Demand for health and social care workers driving increase in immigration, LSE experts

Net migration is at a record high, but this is not only due to an increase of people arriving, but partly due to low emigration rates.
- Tessa Hall

More than three-quarters of immigrants to the UK last year were workers and their dependents or students and their dependents, an election briefing from LSE shows.

The “safe and legal” routes for those seeking refuge (largely from Afghanistan, Ukraine and Hong Kong) also underwent unprecedented expansion in 2021-2023. And together these factors have meant immigration has risen to historic highs recently, say researchers from the LSE’s Centre for Economic Performance (CEP).

The CEP election analysis Immigration points out that the percentage of the UK population born abroad is rising, but is very similar to comparable countries such as France and Spain.

Authors Alan Manning, co-director of the CEP’s community wellbeing programme, and Tessa Hall, researcher at CEP, also analyse figures up to 2023 and find:

  • The biggest migrant groups are from South Asia and Europe.
  • More than two in five immigrants are in the UK as workers or their dependents – this is being driven by demand for health and social care workers.
  • There has been a big rise in international students and their dependants, due to the changing profile of students (who are more likely to be postgraduates).
  • The rise in students may have been due to the UK’s relatively open approach during Covid-19 compared to other English-speaking countries such as Australia or the United States.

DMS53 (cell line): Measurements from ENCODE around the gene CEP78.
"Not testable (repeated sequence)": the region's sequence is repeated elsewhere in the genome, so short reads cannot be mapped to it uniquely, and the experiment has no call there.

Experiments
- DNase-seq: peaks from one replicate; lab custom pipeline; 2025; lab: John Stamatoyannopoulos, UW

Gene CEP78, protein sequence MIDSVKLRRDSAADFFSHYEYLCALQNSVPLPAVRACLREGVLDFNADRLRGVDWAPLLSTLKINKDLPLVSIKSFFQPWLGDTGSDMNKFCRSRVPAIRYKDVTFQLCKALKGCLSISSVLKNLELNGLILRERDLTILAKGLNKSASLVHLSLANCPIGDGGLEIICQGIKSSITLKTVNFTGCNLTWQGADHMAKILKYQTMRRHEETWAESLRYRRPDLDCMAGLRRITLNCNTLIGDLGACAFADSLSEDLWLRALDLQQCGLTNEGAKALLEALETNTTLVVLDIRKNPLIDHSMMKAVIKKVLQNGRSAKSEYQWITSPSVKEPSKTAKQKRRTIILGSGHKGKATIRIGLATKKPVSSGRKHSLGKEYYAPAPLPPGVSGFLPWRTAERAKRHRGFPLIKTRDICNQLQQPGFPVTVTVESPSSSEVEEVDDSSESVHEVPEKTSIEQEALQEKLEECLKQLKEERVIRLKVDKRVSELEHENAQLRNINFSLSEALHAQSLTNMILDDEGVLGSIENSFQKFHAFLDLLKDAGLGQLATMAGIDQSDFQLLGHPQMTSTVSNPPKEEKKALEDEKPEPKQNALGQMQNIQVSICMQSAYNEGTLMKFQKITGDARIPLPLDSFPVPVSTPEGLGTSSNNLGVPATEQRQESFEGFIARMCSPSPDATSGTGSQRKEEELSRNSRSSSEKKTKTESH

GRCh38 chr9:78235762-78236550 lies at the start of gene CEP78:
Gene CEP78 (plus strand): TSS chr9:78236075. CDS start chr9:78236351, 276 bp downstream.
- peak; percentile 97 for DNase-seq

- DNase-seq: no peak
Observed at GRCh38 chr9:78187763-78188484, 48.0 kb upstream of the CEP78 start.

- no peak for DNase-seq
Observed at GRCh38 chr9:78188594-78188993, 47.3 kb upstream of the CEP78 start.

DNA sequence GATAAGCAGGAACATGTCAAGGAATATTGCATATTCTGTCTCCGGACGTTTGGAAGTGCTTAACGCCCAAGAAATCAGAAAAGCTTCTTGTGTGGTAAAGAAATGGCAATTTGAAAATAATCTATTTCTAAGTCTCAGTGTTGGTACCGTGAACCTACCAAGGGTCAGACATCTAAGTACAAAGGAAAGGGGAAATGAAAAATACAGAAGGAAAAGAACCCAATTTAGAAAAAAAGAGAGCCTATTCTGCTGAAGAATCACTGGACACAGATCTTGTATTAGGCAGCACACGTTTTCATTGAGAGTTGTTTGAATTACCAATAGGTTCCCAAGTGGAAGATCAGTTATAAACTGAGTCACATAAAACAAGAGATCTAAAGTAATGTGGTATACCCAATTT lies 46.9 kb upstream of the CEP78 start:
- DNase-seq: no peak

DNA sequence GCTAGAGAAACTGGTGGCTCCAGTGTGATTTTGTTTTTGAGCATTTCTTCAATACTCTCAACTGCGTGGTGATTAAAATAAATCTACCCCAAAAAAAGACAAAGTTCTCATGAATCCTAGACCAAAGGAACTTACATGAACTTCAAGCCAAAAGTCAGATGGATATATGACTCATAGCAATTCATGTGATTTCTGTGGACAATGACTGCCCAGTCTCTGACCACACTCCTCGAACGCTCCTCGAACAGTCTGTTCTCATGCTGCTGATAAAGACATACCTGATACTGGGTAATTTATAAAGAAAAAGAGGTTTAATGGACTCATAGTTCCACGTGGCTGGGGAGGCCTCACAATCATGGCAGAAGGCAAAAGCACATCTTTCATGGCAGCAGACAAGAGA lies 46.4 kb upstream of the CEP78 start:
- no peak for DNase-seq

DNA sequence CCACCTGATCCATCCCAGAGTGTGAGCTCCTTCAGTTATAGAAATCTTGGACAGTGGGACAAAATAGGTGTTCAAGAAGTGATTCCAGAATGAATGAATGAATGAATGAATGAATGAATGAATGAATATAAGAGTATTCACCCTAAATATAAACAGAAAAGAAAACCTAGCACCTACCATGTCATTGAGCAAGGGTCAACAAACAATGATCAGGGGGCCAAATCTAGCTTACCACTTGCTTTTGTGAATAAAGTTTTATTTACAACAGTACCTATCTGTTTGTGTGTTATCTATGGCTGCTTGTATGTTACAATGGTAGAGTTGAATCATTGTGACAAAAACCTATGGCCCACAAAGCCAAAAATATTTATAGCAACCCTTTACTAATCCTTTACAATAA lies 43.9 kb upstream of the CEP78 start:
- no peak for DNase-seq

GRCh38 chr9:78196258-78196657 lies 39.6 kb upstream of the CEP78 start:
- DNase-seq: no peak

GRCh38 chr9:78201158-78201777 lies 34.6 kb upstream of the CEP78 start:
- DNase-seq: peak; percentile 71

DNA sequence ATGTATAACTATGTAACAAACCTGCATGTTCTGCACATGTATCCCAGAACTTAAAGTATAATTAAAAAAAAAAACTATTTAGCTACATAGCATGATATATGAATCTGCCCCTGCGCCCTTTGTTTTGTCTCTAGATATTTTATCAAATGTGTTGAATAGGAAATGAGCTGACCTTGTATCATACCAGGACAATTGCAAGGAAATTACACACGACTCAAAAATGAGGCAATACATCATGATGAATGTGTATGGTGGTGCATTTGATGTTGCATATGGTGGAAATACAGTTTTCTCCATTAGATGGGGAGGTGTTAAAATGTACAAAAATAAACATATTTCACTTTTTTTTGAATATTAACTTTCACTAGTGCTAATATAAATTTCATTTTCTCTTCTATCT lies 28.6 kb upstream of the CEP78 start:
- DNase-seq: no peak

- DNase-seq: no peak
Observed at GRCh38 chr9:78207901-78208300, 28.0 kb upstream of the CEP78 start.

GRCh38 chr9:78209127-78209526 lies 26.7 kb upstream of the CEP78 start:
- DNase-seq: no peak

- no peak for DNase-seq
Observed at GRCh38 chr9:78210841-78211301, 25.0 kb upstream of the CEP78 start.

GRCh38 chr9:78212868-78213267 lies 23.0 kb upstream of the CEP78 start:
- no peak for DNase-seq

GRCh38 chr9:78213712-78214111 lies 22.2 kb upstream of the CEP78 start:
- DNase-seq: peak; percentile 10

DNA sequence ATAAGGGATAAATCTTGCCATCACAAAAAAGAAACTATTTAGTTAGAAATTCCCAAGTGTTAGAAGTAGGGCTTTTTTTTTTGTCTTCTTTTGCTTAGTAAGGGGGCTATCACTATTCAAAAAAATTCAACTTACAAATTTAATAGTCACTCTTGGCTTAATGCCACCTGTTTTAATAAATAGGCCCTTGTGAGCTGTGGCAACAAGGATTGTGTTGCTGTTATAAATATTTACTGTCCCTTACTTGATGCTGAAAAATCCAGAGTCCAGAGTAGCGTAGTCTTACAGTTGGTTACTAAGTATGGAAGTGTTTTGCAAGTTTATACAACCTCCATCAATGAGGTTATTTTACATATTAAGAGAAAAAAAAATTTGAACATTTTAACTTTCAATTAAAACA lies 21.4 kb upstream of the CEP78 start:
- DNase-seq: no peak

• Emigration largely follows immigration, as most migrants come to the UK for periods of only a few years. Net migration is likely to fall as the number of migrants leaving the UK rises.

 Tessa Hall, co-author, said: “Net migration is at a record high, but this is not only due to an increase of people arriving, but partly due to low emigration rates – people leaving the country – during and after the pandemic. The number of migrants leaving the UK is likely to increase in the coming years, bringing these net migration figures down”.

Professor Manning said: “Neither the costs nor the benefits of migration are as large as supporters and opponents of migration generally claim. The mix of immigrants is crucial when assessing economic impact. Whether migrants are working, what skills and qualifications they bring, and how long they stay in the UK are key factors.”

The briefing describes what we know about migration in the UK, explains the historically high migration rates, compares the characteristics of the migrants to the UK-born population, summarises public opinion on immigration, discusses the impact of migrants on various social and economic issues.

The full report is available here: CEP Election analysis: Immigration